I've tried to follow his logic from when I first heard of this "Friendly Gesture", good ole' Charlie, Just thanking the masses. He doesn't feel intimidated because there really isn't anyone to retaliate. He fabricated a fictitious group of people in a small town, thus justifying his need to verify everyone's address. Just a typical example of a dutiful Republican following the edict of their supreme leader Grover Norquist. I don't think this even warrants an investigation, what would it reveal? Nothing more than we already know. He's a Republican doing his sworn duty, you can't punish a guy for ignorance. Just let him fade into obscurity, and lets move on........

 's picture


If I was one of these african americans that Charlie Webster is talking about and he sent me a postcard, I would rip it up and throw it away. Sending postcards to see how many would come back will not prove anything. He is another Republican SORE LOSER.

Jeff Johnson's picture

'right to vote'

I love how the ACLU leaves out certain important conditions to suit their own purposes...

“Nobody deserves to be harassed or intimidated simply because they attempt to exercise the fundamental, constitutional right to vote,” Heiden said in a prepared statement. “We have laws to prevent exactly this behavior, and we want to see those laws enforced.”

Notice that they don't say anything about being a citizen? Yes, Virginia... you need to be a citizen to have the "constitutional right to vote".

I have to show my ID every day to enter the Federal Building in Augusta... To board a plane or train. To use my credit card. Someone please explain the big deal about requiring an ID to vote?

PAUL ST JEAN's picture

The big deal is that it

The big deal is that it denies potential cheaters of the opportunity to cheat, and there are more than enough of those to go around; they are called democrats.

 's picture

Requiring a photo ID to vote...

...will directly and adversely effect the elderly. That's a given. So my question is - are there more elderly in Maine or are there more of Charlie's angels?

PAUL ST JEAN's picture

Old people can't stand in

Old people can't stand in front of a camera long enough to have their picture taken? They have photos on their licenses, don't they?

 's picture

You're just...

...chock full of empathy, Paul. Here's a heartfelt hint - don't get old. It's not for the weak or faint of heart.

PAUL ST JEAN's picture

Sorry, friend, but you're

Sorry, friend, but you're preaching to the choir. One thing about getting old; it ain't for sissies.

Naran Row-Spaulding's picture

Same here, Jeff

I agree with your comments, Jeff. The ACLU and the Brennan Justice folks should find something of actual merit on which to expend their valuable time.

Charlie Webster has committed no illegal actions.

The day it's a "Federal Offense" to ask questions and to talk about POTENTIAL actions, we can kiss the Constitution and the Bill of Rights goodbye.

This is nothing but grandstanding from the Maine ACLU and the Brennan Justice Center. Perhaps the holiday season has left them short on donations, and they figured the Webster issue could support the tinsel they're calling "evidence." That might explain the faux outrage, and the media puffery. Sounds better than the likely truth.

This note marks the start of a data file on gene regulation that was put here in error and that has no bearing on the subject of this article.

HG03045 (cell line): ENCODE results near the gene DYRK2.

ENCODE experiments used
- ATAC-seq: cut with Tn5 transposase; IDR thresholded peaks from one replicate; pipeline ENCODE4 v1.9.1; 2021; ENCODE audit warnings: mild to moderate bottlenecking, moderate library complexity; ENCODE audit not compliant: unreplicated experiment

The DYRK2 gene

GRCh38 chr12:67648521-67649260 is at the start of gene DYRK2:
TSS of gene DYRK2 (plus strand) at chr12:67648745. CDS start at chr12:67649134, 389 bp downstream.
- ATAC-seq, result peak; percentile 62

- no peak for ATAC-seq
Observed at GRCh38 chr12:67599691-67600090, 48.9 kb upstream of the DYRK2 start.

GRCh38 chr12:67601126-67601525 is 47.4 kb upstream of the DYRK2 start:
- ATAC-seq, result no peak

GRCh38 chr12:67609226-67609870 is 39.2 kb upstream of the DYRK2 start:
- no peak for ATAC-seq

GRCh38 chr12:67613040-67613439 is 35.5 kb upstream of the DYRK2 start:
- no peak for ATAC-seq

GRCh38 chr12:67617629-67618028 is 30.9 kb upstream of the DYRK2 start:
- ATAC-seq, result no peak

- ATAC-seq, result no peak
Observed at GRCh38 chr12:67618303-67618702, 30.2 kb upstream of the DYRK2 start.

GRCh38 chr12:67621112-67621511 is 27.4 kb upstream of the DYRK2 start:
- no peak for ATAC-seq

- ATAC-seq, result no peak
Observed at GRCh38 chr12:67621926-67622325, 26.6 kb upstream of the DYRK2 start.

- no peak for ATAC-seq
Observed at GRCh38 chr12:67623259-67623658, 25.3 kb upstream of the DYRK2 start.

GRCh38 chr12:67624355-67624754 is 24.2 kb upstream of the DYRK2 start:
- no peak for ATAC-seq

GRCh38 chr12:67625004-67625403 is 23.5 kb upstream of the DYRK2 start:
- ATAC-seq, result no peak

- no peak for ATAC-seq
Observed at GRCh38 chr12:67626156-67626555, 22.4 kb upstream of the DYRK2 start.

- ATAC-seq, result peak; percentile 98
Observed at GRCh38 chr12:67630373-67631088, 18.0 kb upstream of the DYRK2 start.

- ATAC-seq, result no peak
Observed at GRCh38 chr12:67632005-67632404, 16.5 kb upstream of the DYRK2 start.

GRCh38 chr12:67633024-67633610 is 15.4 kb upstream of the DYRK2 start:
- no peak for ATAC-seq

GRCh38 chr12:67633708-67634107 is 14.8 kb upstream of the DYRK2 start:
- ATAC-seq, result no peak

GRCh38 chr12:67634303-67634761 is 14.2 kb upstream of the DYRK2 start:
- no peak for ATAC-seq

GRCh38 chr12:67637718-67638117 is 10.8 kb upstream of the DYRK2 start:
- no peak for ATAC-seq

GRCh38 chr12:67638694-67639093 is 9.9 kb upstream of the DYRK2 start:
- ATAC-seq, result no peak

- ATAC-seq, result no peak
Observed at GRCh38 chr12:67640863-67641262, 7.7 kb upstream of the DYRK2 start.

's picture

The only illegal action...

...Charlie has taken is opening his uneducated mouth.

RONALD RIML's picture

Welcoming Maine's "Subject Matter Expert" on Faux Outrage

and most well-known practitioner: Ms. Naran Row-Spaulding!!!

Roger Moulton's picture

Get a grip people

Who cares if he said that a dozen or so black voters turned out in a town where nobody knew there to be black people to live. He didn't day we saw a bunch of those darn N words comin out to vote in this N word free town....It's a simple statement that he has heard about this happening. Is it really that strange to think that we have a town in Maine without any black residents? Or is it strange to think that if nobody knew of a black resident and a group showed up to vote that is would be noticed? Of course the ACLU has no problem with black panthers hanging out at polls. The ACLU and the liberal media in this state is the reason racism seems to be such a big problem still. There are black people in our state and referring to them as black is not racist. I'm white and I wouldn't be offended if I saw a similar comment from a black man about a white group of voters in an all black community. Unfortunately we can no longer use race as a description without somebody getting there undergarments in a bunch. Racism will always around, there will always be racists people but you nuts flipping out anytime someone says black, chinese, muslim, etc. only contribute to the issues (trust me the honky's are mad as heck about this and also exaggerate them leaving the general public to think we have a bunch of ignorant racists in our state. Hey ACLU.......wait Lepage already said it!!!!

Andrew Jones's picture

Of course he isn't

Of course he isn't intimidated; he's a lame duck.

JOANNE MOORE's picture

Quack quack quack....

.....all the way into oblivion. (the state of being forgotton, especially by the public)